The stated mission of Worth Rises is to “dismantle the prison industrial complex,” but Tylek has lobbied for practical reform including legislation that would either lower the cost of calls or make them free. Her group found a receptive ear with presidential candidate and New York Mayor Bill de Blasio, who signed legislation that this year made New York the first major city to make jail phone calls free. The city got its costs with Securus down to 3 cents a minute. Worth Rises also is pushing reform bills in the state, Massachusetts, Connecticut and elsewhere.
Diane Lewis, 53, a Connecticut mother whose son served 11 years in state prison, said she struggled to afford calls that cost about $4 for 15 minutes. Sometimes family members ran up $200 monthly bills from Securus.“Talking to my son took priority over every bill in my house. Were there times the lights were off? Yeah. Were there times the gas was off? Yeah, but when he came out he was connected to his family. He knew when there was a new baby, when somebody died. That makes a huge difference,” said Lewis, who makes $49,000 a year working for a program that helps place former inmates in jobs.
If the Connecticut bill is signed into law, the state would be the first to make phone calls free for state prisoners, but past efforts have run into bureaucratic opposition because the state receives commission revenue now totaling about $7.5 million a year, said state Rep. Josh Elliott, who is carrying the bill. “That goes toward paying probation and parole officers and services. We are not taxing people for that,” he said.
In California, it costs $1.23 to make a 15-minute phone call from a prison, which puts the state in the middle of the pack. San Francisco this summer moved to become the nation’s second major city to provide free jail calls. There is also a bill in the Legislature that would require county jails to end commissions and lower their rates.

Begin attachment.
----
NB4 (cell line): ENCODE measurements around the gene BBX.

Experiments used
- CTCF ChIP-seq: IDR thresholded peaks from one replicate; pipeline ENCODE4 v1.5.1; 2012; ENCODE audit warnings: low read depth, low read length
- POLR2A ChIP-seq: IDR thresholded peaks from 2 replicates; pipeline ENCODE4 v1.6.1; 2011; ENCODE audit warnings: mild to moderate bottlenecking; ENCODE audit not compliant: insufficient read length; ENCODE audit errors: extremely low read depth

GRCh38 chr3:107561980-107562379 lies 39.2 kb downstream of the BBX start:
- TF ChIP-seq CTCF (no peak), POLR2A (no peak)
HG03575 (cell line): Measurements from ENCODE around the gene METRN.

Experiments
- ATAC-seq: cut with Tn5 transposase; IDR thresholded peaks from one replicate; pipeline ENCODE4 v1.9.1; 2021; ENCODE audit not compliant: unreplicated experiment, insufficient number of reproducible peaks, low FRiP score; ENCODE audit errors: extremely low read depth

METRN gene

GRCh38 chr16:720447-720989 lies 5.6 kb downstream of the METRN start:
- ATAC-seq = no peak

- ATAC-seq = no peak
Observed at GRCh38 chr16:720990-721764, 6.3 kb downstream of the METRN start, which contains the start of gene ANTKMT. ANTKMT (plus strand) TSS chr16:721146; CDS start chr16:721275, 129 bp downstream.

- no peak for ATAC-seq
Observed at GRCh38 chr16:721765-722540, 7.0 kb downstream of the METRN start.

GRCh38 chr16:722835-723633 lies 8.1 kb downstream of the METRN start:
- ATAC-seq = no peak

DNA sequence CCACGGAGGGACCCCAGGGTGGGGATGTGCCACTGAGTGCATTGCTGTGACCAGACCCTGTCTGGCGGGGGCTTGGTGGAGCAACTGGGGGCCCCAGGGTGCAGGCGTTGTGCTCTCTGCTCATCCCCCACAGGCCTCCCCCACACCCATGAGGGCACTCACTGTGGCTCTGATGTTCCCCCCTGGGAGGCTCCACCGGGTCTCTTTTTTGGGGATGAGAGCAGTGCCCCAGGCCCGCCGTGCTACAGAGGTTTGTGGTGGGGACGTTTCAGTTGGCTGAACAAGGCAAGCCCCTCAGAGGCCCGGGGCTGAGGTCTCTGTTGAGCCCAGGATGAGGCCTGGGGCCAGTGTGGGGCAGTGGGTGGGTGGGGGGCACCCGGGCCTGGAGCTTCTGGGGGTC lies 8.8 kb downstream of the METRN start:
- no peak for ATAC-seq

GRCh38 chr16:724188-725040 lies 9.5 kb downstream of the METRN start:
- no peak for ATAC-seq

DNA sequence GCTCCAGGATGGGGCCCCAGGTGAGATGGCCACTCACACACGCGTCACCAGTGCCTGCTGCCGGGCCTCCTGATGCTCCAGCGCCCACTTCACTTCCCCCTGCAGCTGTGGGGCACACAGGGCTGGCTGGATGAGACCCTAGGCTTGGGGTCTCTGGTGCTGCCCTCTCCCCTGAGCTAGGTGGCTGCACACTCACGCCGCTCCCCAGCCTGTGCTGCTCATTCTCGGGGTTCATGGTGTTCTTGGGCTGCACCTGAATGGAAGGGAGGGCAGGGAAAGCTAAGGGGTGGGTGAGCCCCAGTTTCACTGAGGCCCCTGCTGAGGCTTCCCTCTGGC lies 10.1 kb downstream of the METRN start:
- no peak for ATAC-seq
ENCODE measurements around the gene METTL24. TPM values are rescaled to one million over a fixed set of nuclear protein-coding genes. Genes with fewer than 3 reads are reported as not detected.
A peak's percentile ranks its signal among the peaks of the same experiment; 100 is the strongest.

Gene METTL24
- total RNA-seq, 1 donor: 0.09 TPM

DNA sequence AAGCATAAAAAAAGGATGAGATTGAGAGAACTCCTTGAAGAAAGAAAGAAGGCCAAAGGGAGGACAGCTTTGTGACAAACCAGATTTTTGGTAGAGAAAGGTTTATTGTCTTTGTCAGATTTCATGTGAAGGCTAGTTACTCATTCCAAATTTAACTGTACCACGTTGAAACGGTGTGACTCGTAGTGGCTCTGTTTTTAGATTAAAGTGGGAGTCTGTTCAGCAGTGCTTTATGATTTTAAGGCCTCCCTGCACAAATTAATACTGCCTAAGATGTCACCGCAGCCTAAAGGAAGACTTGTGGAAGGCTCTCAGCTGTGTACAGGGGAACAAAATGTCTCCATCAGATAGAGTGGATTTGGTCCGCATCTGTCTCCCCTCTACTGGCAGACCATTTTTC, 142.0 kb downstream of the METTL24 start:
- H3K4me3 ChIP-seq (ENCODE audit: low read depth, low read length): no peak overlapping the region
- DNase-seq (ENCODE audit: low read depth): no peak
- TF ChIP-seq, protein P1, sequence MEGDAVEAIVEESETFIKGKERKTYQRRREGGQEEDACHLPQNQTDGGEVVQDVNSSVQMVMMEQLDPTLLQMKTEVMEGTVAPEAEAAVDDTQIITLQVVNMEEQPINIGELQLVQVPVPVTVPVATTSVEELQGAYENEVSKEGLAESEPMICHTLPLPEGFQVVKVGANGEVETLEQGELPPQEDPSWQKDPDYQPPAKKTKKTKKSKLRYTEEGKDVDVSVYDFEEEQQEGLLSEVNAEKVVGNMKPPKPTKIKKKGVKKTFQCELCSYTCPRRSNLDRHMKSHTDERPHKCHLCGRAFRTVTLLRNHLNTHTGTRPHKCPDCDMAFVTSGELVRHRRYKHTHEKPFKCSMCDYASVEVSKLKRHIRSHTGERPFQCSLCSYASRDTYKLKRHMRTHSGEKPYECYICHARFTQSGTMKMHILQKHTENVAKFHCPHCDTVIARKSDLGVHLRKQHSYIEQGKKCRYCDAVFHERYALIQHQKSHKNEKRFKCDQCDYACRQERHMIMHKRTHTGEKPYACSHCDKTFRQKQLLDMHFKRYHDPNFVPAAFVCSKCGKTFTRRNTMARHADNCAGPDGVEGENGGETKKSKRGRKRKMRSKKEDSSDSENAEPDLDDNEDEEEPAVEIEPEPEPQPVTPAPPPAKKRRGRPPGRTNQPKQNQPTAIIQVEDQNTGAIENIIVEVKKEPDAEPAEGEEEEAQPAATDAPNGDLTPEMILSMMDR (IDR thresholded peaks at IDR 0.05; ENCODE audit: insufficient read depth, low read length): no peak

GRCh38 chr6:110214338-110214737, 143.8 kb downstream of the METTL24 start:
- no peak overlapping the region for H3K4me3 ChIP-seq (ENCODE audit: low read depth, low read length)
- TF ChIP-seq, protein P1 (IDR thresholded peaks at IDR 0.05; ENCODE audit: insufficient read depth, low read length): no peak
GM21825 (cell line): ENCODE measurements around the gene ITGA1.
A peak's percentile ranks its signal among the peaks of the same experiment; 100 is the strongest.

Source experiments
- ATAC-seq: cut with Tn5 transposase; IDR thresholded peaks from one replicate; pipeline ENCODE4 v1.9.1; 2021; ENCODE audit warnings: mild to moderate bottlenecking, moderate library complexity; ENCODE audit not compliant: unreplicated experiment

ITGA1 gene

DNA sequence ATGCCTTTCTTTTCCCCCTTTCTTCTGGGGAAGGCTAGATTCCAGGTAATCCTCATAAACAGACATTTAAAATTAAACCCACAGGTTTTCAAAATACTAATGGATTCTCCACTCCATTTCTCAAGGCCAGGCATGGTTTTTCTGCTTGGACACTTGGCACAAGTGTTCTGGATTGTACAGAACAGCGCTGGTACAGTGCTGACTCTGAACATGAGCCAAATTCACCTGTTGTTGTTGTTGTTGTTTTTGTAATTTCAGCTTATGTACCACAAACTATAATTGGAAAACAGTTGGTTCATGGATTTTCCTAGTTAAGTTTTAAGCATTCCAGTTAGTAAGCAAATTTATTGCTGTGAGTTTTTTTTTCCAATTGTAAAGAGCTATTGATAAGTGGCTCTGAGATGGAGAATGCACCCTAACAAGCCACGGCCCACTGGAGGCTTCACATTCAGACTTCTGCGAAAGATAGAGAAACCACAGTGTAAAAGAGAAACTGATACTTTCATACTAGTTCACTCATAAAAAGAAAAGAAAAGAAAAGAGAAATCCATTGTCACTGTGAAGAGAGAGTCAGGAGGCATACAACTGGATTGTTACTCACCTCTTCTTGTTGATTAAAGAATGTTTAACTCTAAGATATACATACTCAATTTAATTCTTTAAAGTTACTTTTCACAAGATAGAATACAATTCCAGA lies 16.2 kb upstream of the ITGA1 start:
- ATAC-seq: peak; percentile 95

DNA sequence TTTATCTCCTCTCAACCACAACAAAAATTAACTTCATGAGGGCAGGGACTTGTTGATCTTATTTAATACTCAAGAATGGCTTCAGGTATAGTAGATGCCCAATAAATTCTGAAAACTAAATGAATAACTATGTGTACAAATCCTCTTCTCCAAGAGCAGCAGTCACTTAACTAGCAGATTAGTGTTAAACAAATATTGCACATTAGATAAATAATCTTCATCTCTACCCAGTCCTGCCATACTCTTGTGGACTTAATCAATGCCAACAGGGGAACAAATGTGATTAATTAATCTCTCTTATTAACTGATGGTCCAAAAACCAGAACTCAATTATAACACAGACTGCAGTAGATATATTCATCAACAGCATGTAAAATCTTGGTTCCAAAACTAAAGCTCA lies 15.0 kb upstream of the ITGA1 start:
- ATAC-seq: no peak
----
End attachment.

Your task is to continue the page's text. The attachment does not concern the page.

An Israeli immigrant, Gores was born in Nazareth to Maronite Christian parents who moved to the Flint area when he was 4. He worked in his dad’s grocery growing up and put in a stint as a janitor to pay his way through Michigan State University. Worth an estimated $4.1 billion, according to Forbes, Gores has had a remarkable rise since moving to Los Angeles in 1988 to run a lumber-logistics software company founded with his brother Alec, with whom he learned the mergers-and-acquisitions business.
Gores split from his brother and founded Platinum in 1995. Alec Gores has his own L.A. private equity firm and is worth an estimated $2.2 billion. The larger Platinum, with $13 billion under management and a portfolio of 40 firms, is housed in opulent Beverly Hills offices once the headquarters of talent agency MCA. Gores’ home is a $38-million showpiece in the ultra-exclusive Beverly Park neighborhood in Beverly Hills. A third brother, Sam, founded and runs talent agency Paradigm.
Greif said that Platinum’s acquisition of Securus was a “high-visibility, high-risk” decision given the transformation of prison businesses into the category of a sin industry like tobacco. The circumstances surrounding the deal didn’t help. The acquisition closed less than a year after President Trump’s appointee to lead the Federal Communications Commission abandoned an Obama-era effort to impose caps on in-state calls, a priority for activists since about 80% of calls are local. Prison telecoms, including Securus, had sued to block the caps and had scored a victory in appeals court.
Then, just months after the deal closed, Platinum attempted to buy the third-largest prison telecom. The merger with ICSolutions was right out of the private equity industry’s playbook, but it infuriated activist groups, which blanketed the FCC docket in opposition, arguing that Securus had a history of flouting regulations and that the deal would lead to even higher rates.